Treatment protocol

Subcutaneous immunotherapy

SCIT involved two stages: the preliminary build-up stage, when the dose and concentration of the allergen were increased, and the maintenance stage, where a fixed therapeutic dose of the allergen was administrated over a period of time.

SCIT during the build-up stage involved two injections every week. The extracts were available as aqueous solution bottles (Omega Laboratories Ltd, Montreal, Quebec, Canada). During the build-up stage, there was a 10-fold increase in the concentration between each bottle (1/1000, 1/100, 1/10), together with an increase in the volume injected (0.2, 0.4, 0.6, 0.8 and 1 ml of each vial) for 3 months.

SCIT during the maintenance stage consisted of the injection of 1 ml of concentration number 3 weekly as a maintenance dose [15].

Sublingual immunotherapy

The build-up stage of SLIT was only 2 months. During both the build-up and the maintenance stage, the dose of SLIT was once a day.

The fourth build-up vial (highest concentration 1 : 25) was prepared by diluting the available grass pollen concentrate (10 000 BAU/ml; Jubilant HollisterStier LLC, Chicago, Illinois, USA) by adding 0.2 ml of this concentrate to 4.8 ml of 50% glycerin. The protocol used five-fold dilutions to prepare the subsequent vial (third build-up vial) by adding 1 ml of vial 4–4 ml of 50% glycerin to yield 5 ml of vial 3; the same steps were repeated to prepare vial 2 and vial 1.

The daily dose of each build-up vial began with one drop for 1 week, two drops for 1 week, and then three drops for 1 week, starting with vial 1, vial 2, and vial 3 until the maintenance dose (three drops of the fourth vial) was reached. All subsequent maintenance vials continued daily during the follow-up period [16],[17].

 Results



Forty-six patients with VKC were enrolled in this study. These cases were proven to have allergy to grass pollen by a specific IgE test.

The male-to-female ratio in group A was 1.3 (57% males and 43% females), whereas in group B, it was 1.88 (65% males and 35% females). The mean age was 10.4±3.1 years (range: 6.4–14.5 years) in group A and 9.5±2.5 years (range: 5.5–13.45 years) in group B. There was no statistically significant difference in the age distribution, sex distribution, type, and duration of VKC between the two groups ([Table 1]).{Table 1}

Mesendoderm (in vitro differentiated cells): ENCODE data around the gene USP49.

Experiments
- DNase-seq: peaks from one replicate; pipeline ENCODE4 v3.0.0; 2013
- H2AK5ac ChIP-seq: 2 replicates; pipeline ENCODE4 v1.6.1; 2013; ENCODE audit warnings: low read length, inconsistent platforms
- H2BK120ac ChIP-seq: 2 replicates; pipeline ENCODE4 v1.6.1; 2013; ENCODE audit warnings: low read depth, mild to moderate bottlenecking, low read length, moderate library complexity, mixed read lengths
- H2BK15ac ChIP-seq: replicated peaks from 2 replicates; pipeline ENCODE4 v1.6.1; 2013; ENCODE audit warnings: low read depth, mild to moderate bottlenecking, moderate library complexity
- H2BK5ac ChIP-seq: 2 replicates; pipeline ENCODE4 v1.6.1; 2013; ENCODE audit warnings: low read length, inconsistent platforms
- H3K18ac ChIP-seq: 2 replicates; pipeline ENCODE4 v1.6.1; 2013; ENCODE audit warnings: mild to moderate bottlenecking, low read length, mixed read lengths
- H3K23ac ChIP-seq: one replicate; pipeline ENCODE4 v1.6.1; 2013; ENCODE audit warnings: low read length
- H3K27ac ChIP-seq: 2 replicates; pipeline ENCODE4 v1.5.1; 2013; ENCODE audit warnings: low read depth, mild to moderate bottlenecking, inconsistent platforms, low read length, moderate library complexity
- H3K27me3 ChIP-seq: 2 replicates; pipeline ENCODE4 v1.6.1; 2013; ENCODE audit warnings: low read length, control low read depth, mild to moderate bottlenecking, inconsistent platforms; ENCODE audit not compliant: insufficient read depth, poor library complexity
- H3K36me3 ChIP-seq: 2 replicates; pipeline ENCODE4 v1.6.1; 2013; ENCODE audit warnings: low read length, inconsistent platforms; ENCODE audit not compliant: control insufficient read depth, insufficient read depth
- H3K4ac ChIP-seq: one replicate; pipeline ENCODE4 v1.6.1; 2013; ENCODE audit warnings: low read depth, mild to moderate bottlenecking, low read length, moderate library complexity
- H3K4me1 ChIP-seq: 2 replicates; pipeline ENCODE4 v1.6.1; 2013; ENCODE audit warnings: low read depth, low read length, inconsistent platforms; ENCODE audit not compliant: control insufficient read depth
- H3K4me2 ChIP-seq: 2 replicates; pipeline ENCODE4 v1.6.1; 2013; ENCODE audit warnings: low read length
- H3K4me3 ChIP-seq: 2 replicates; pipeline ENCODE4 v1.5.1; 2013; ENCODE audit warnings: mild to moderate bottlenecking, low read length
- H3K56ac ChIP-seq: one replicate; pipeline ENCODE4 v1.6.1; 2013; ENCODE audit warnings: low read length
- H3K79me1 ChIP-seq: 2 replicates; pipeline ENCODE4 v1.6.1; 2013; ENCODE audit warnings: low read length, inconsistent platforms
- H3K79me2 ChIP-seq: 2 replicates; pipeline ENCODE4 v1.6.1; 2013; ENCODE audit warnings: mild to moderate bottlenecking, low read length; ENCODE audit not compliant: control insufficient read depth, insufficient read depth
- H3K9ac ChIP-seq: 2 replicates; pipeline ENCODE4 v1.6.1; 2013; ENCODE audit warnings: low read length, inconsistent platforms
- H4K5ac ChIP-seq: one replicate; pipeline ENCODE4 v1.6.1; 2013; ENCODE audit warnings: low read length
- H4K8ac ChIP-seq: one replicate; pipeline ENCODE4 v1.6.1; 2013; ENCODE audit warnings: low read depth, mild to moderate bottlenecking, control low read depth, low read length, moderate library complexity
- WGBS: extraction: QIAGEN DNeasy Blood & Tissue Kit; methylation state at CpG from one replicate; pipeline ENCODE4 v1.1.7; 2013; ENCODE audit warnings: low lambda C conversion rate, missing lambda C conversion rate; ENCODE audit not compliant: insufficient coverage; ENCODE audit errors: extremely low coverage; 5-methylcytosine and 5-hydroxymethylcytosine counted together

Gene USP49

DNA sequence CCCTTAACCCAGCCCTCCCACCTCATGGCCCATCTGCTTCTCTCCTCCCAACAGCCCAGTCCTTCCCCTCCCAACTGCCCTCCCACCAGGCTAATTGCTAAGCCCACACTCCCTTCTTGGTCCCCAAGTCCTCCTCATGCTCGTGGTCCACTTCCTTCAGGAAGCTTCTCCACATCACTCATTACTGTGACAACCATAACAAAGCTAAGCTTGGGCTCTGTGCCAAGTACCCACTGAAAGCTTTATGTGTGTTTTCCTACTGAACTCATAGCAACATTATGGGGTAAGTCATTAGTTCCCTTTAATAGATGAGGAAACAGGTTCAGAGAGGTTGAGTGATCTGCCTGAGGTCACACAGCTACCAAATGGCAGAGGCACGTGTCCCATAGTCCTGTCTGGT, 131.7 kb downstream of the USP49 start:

There was a statistically significant improvement in VKC cases treated with SLIT (group A) as proved by specific IgE ([Table 2]) and TSSS and TOSS ([Table 3]).{Table 2}{Table 3}

Similarly, there was a statistically significant improvement in VKC cases treated with SCIT (group B) as proved by specific IgE as shown in [Table 4] and TSSS and TOSS as shown in [Table 5].{Table 4}{Table 5}

There was no statistically significant difference between sublingual treatment (group A) and subcutaneous treatment (group B) in specific IgE levels either before or after immunotherapy ([Table 6] and [Figure 1]).{Table 6}{Figure 1}

Similarly, there was no statistically significant difference between sublingual treatment (group A) and subcutaneous treatment (group B) in the TSSS either before or after immunotherapy ([Table 7] and [Figure 2]).{Table 7}{Figure 2}

In addition, there was no statistically significant difference between sublingual treatment (group A) and subcutaneous treatment (group B) in the TOSS as shown in [Table 8] and [Figure 3].{Table 8}{Figure 3}

 Discussion



The traditional treatment of exacerbations of VKC usually involves the use of topical steroids, which carry the risk of many ocular complications [5]. VKC may be treated alternatively by immunotherapy against the causative allergens and consequently the use of steroids can be entirely avoided [7].

Modifying immune responses by SCIT is a possibly curative approach [18]. The first study of treatment of grass pollen allergy by modifying immune responses of patients with grass pollen extract was available a hundred years ago [9]. Since then, numerous researches have shown that SCIT is a valuable treatment for VKC [19],[20]. In addition, SCIT can reduce the risk of bronchial asthma in children with VKC [21]. Prevention of the development of new sensitizations is another advantage of SCIT [22],[23].

Numerous studies have attempted to find alternative routes to SCIT so that injections can be avoided. SLIT is well tolerated and seems to be an attractive alternative to SCIT, especially in children. It has a better compliance, with no risk of severe allergic reactions as in SCIT [23],[24].